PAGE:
11. Iterations, How Many are Enough? Specify the number of iterations in the Simetar simulation engine Specify the output variables’ names and location • Change the number of iterations based on the nature of the problem -- 500 is adequate. • Some studies use 1,000’s because they are using a Monte Carlo sampling procedure which is less precise than the Latin hypercube • Simetar uses a Latin hypercube so 500 is an adequate sample size

12. Definitions • Stochastic Model – means the model has at least one random variable • Monte Carlo simulation model – same as a stochastic simulation model • Two ways to sample or simulate random values • Monte Carlo – draw random values for the variables purely at random • Latin Hyper Cube – draw random values using a systematic approach so we are certain that we sample ALL regions of the probability distribution • Monte Carlo sampling requires larger number of iterations to insure that model samples all regions of the probability distribution • For a U(0,1) the CDF is straight line • MC has bias from straight line • LHC is the straight line • This is with 500 iterations • Simetar default is LHC

13. Simulating Random Variables • Normal distribution used frequently, particularly when simulating residuals for a regression model • Parameters for a Normal distribution • Mean expressed as Ῡ or Ŷ • Standard Deviation σ • Assume yield is a random variable and we have a production function, such as: • Ỹ = a + b1 Fertilizer + b2 Water + ẽ • Deterministic component is: a + b1 Fertilizer + b2 Water • Stochastic component is: ẽ • Stochastic component, ẽ, is assumed to be distributed Normal • Mean of zero • Standard deviation of σe • See Lecture 14 Simulate a Reg Model.XLSX

14. When to Use the Normal Distribution • Use the Normal distribution if you have lots of observations and have tested for normality • BUT watch for infeasible values from a Normal distribution (negative yields and prices)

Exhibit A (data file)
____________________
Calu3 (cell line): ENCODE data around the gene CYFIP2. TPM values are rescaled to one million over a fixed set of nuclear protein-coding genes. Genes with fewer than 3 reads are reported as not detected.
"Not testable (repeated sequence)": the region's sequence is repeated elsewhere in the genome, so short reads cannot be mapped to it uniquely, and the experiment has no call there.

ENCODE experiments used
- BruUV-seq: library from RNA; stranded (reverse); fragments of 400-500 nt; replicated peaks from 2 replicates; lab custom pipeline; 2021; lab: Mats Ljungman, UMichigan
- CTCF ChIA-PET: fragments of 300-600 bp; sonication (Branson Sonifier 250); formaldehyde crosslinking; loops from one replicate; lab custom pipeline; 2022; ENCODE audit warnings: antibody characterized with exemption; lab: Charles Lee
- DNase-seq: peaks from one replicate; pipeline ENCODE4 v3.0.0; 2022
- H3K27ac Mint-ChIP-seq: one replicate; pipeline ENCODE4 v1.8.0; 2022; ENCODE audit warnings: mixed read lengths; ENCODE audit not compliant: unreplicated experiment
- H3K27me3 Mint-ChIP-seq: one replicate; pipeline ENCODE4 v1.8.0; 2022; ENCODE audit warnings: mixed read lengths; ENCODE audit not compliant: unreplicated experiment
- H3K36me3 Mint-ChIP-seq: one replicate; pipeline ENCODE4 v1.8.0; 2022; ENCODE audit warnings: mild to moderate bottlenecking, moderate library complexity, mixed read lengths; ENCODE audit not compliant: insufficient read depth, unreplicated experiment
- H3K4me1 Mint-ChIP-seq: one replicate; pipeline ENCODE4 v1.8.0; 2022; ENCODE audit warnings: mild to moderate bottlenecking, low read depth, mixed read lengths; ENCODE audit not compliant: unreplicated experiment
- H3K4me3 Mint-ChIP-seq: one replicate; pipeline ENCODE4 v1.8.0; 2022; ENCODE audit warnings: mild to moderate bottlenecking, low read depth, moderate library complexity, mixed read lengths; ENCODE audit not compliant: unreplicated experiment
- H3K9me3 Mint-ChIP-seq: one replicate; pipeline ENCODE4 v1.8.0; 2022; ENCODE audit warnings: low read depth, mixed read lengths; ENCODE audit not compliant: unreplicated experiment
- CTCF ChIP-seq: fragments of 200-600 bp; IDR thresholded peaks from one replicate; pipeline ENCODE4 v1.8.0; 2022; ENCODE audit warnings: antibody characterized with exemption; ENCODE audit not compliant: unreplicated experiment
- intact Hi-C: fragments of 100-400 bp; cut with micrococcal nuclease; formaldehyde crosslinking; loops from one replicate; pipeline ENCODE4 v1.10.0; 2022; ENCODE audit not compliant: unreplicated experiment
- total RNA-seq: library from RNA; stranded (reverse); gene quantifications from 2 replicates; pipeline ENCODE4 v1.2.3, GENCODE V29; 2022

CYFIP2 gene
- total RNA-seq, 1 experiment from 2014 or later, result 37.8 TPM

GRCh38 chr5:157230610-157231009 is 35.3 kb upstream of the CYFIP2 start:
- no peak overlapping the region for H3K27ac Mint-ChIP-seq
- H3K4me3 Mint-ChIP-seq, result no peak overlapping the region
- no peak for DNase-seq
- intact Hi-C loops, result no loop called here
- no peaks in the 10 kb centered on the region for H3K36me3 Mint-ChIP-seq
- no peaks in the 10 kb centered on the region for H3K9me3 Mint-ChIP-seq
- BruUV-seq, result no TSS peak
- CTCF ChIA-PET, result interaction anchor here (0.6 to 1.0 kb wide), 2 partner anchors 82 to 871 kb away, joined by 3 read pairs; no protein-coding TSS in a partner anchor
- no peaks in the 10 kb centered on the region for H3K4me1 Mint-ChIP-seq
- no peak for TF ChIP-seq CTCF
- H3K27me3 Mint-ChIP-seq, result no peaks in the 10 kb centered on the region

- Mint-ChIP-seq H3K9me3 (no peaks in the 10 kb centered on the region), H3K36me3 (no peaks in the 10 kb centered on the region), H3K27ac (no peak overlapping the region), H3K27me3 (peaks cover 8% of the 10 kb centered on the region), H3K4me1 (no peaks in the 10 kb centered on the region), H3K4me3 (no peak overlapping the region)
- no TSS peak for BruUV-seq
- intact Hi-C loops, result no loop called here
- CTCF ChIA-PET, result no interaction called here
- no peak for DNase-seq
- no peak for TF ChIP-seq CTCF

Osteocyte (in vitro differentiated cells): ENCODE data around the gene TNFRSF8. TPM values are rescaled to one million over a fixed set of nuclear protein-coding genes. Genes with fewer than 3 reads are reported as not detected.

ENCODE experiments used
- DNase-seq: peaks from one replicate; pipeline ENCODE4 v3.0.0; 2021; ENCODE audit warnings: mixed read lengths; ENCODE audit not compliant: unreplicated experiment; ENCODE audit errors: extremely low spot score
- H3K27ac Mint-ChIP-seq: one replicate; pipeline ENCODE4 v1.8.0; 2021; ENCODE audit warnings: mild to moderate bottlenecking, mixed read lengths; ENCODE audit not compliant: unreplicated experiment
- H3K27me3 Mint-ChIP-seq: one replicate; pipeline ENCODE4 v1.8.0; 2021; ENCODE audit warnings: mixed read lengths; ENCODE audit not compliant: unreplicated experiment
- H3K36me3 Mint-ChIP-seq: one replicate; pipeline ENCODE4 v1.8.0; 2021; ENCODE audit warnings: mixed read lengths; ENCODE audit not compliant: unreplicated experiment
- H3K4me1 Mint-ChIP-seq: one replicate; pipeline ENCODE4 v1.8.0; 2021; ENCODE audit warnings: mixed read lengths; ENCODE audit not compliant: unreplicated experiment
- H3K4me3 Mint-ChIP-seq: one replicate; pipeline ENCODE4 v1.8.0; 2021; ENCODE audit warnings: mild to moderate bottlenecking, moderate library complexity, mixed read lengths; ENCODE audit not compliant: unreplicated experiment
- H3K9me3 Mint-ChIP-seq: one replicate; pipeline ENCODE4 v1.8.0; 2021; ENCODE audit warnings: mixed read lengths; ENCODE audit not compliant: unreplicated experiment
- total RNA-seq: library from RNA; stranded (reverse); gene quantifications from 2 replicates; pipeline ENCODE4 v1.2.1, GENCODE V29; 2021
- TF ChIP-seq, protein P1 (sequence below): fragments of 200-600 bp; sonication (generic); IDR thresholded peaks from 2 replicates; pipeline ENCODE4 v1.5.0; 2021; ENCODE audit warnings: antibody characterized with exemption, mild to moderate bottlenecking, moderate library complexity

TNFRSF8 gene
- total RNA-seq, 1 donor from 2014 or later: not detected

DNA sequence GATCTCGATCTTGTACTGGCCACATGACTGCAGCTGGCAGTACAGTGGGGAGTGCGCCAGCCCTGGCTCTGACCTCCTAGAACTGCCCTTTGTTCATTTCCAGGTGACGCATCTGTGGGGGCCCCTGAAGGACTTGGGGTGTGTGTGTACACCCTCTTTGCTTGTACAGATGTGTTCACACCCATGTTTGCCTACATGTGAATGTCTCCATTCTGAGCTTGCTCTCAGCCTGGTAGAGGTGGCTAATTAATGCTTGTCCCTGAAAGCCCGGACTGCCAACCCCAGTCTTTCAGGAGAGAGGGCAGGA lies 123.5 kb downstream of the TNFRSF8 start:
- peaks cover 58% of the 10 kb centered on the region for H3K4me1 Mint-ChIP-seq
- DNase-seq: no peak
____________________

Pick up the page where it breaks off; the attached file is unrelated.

15. Problems with the Normal • It is easy to use, so it is often used when it is not appropriate • It does not allow for extreme events (Black Swans) • No way to account for record breaking outliers because the distribution is defined by Mean and Std Dev. • Std Dev is the “average” deviation from the mean and averages out BS’s • Market outliers are washed away in the average • It is the foundation for Sigma 6 • So Sigma 6 suffers from all of the problems above • Creates a false sense of security because it never sees a record braking outlier

16. How to Test for Normality • Simetar provides an easy to use procedure for testing Normality that includes: • S-W – Shapiro-Wilks • A-D – Anderson-Darling • CvM – Cramer-von Mises • K-S – Kolmogornov-Smiroff • Chi-Squared • Simetar’s Hypothesis Testing Icon provides a tab to “Test for Normality”

17. Simulating a Normal Distribution • Review the Normal Distribution =NORM( Mean, Standard Deviation) =NORM( 10,3) =NORM( A1, A2) • Standard Normal Deviate (SND) =NORM(0,1) or =NORM() • SND is the Z-score for a standard normal distribution allowing you to simulate any Normal distribution • SND is used as follows: Ỹ = Mean + Standard Deviation * NORM(0,1, [USD]) Ỹ = Mean + Standard Deviation * SND Ỹ = A1 + (A2 * A3) where a SND is in cell A3

18. Truncated Normal Distribution The values in the [ ] are optional but the positions are fixed and critical • General formula for the Truncated Normal =TNORM( Mean, Std Dev, [Min], [Max],[USD] ) • Truncated Downside only =TNORM( 10, 3, 5) • Truncated Upside only =TNORM( 10, 3, , 15) • Truncated Both ends =TNORM( 10, 3, 5, 15) • Truncated both ends with a USD in general form =TNORM( 10, 3, 5, 15, [USD])